23. After the sale, Defendant was followed to the Convenient Mart, where he was arrested in the parking lot without incident. (Hr'g Tr. 33-34; see also id. at 33 (in-court identification of Defendant as the individual arrested).) Also taken into custody was Fabian Foster Fields, the unknown male seen leaving the Premises with Defendant. (Aff. of Probable Cause ¶ 6.)

24. Defendant was searched incident to the arrest, and the $300 provided to the CI to purchase cocaine was found in his left front pocket. (Id.) Detectives also seized the key to Defendant's apartment. (Hr'g Tr. 43.) Defendant was not carrying a firearm. (Id. at 68.)

25. The Premises continued to be under surveillance at the time of Defendant's arrest.

(Id. at 35.) Detective Davis was advised that lights were on inside Defendant's apartment, although no one saw any movement inside the apartment. (Id. at 35, 52.) Detective Davis surmised that someone may have remained at the apartment when Defendant left to meet the CI. (Id. at 36.) Detective Davis was concerned that this individual would destroy evidence either because (1) Defendant failed to return to the apartment within a certain period of time, or (2) the individual would be informed of Defendant's arrest by someone at the Convenient Mart. (Id.) Detective Davis had no specific information that either of these scenarios would occur. (Id. at 52-53, 55-56.)

26. At the time of Defendant's arrest, there were people inside the Convenient Mart, both employees and customers. (Id. at 35.) The detectives did not have any knowledge that these individuals had any connection with Defendant or his illegal activities. (Id. at 55-56.)

27. The only justification for Detective Davis's concern regarding the destruction of evidence was his experiences in other cases. (Id. at 60-62.) Nevertheless, he was genuinely concerned that evidence could be destroyed before a search warrant was issued.

28. After consultation with a Lackawanna County Assistant District Attorney, it was determined that Detective Davis and three other officers would conduct a "protective sweep" of Defendant's apartment in order to prevent the destruction of evidence and to ascertain whether anyone was inside the apartment. (Id. at 35-36, 42.) After Defendant's apartment was secure, Detective Davis would then apply for a search warrant. (Id. at 35-36.)

29. When Detective Davis and the three officers arrived at Defendant's apartment, they knocked on the door, announced their presence, and waited approximately twenty (20) seconds before entering the apartment. (Id. at 43-44.) The officers did not hear any sounds emanating from the apartment that would indicate anyone was actually present inside Defendant's apartment.

30. The "protective sweep" was completed within one or two minutes of the officers' entry into the apartment. (Id. at 39.) The officers briefly walked through the four rooms of the apartment and the bathroom. (Id.) The officers did not find anyone inside the apartment. (Id.) Beyond this sweep for persons, the officers did not search the apartment. (Id.) Once the officers were satisfied that no one else was in the apartment, Detective Davis left to apply for a search warrant. (Id. at 40.) Two officers remained just inside the apartment for approximately one hour until Detective Davis returned. (Id. at 40, 60.)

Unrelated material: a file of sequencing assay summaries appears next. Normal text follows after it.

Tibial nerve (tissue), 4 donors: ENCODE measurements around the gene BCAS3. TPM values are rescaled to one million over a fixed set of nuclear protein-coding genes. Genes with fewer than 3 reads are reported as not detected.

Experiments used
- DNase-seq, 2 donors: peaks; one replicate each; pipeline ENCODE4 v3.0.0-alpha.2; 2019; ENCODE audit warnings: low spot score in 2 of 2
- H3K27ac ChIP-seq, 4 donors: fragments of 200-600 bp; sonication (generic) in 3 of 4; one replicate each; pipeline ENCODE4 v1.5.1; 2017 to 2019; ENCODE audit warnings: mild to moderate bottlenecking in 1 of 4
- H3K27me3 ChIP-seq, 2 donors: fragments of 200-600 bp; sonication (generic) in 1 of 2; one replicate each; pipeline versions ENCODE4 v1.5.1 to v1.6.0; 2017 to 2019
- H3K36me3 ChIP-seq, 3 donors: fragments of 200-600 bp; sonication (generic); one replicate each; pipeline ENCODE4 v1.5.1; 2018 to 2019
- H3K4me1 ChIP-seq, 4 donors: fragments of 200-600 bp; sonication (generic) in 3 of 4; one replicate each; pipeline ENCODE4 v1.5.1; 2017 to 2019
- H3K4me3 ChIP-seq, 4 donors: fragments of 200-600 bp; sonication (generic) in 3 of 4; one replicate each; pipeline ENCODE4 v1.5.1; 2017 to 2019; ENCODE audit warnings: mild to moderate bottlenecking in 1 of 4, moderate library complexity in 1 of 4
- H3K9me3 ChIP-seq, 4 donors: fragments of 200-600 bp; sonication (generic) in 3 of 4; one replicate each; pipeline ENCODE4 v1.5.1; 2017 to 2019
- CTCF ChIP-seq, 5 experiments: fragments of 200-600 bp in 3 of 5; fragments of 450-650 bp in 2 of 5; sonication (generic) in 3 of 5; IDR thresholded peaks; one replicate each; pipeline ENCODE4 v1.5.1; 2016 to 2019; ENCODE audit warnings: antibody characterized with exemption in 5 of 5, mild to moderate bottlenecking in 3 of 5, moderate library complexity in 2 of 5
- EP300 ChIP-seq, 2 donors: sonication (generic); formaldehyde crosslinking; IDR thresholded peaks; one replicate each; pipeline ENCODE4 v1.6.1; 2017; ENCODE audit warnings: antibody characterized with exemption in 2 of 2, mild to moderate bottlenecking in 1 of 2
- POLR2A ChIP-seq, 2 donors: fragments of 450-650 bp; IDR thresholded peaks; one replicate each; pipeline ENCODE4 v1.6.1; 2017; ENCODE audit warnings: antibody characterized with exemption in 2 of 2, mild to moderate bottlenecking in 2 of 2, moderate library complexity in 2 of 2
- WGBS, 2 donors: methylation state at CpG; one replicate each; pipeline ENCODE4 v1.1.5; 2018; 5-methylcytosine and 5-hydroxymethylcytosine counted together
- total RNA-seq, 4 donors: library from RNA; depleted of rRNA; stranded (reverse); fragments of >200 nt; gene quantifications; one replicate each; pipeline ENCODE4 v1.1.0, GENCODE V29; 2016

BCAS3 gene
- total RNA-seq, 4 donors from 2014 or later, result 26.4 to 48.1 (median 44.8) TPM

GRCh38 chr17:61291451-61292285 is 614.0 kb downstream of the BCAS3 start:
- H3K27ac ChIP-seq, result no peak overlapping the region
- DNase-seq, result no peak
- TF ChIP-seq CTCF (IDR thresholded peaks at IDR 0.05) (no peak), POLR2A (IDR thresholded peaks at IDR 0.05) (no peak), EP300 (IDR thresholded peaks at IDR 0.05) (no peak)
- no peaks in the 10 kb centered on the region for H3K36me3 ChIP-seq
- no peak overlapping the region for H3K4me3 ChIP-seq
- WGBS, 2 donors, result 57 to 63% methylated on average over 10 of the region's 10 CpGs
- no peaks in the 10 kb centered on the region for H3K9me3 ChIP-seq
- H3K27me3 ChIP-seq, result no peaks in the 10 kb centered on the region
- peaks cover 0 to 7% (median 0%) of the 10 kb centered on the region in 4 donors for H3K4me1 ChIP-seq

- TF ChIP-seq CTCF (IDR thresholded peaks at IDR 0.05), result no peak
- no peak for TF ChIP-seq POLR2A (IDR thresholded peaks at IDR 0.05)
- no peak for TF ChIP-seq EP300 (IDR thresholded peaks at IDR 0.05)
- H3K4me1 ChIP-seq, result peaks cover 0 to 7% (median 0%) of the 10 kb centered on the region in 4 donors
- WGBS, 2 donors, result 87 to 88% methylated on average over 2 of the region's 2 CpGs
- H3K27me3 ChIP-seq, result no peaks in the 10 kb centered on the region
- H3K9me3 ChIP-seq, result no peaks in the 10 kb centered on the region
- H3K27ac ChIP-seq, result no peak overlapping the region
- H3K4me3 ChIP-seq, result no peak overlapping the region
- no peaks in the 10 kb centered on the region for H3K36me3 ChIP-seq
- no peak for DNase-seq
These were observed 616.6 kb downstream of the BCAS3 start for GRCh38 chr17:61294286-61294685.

31. Detective Davis applied for a search warrant on December 29, 2005. The affidavit of probable cause prepared by Detective Davis included the same information submitted in connection with the December 21 search warrant. (See Aff. of Probable Cause ¶¶ 1-5.) For instance, the affidavit related the information learned from the CI about Defendant's ownership of a firearm. (Id. ¶ 2.) The only additional information was the December 29 controlled purchase and the circumstances of Defendant's arrest. (See id. ¶ 6; Hr'g Tr. 41-42.)

32. The affidavit of probable cause did not reference the fact that the officers conducted a "protective sweep," nor did it contain any information gleaned from the protective sweep. (Hr'g Tr. 69-70.)

33. Based upon his experience and participation in hundreds of narcotics investigations, Detective Davis knew that it is "common practice" for drug dealers to store evidence of their activities in their residences. (Aff. of Probable Cause ¶ 7-f.) This knowledge, along with a brief summary of Detective Davis's experience and training, was communicated in the affidavit. (Id. ¶¶ 1, 7-f.)

34. The December 29 search warrant was approved by Magisterial District Judge Terrence Gallagher.*fn3 (GX-2; Hr'g Tr. 4.) The search warrant authorized the search for, and seizure of, the same items authorized in the December 21 search warrant, with the addition of "any firearms and or [sic] ammunition." (GX-2; Hr'g Tr. 48.)

35. Although Detective Davis had knowledge that Defendant owned a firearm at the time he applied for the December 21 search warrant, he forgot to include a firearm in the application. (Hr'g Tr. 50, 64, 69.) Realizing the oversight, Detective Davis specified the firearm in the December 29 search warrant application. (Id. at 69.)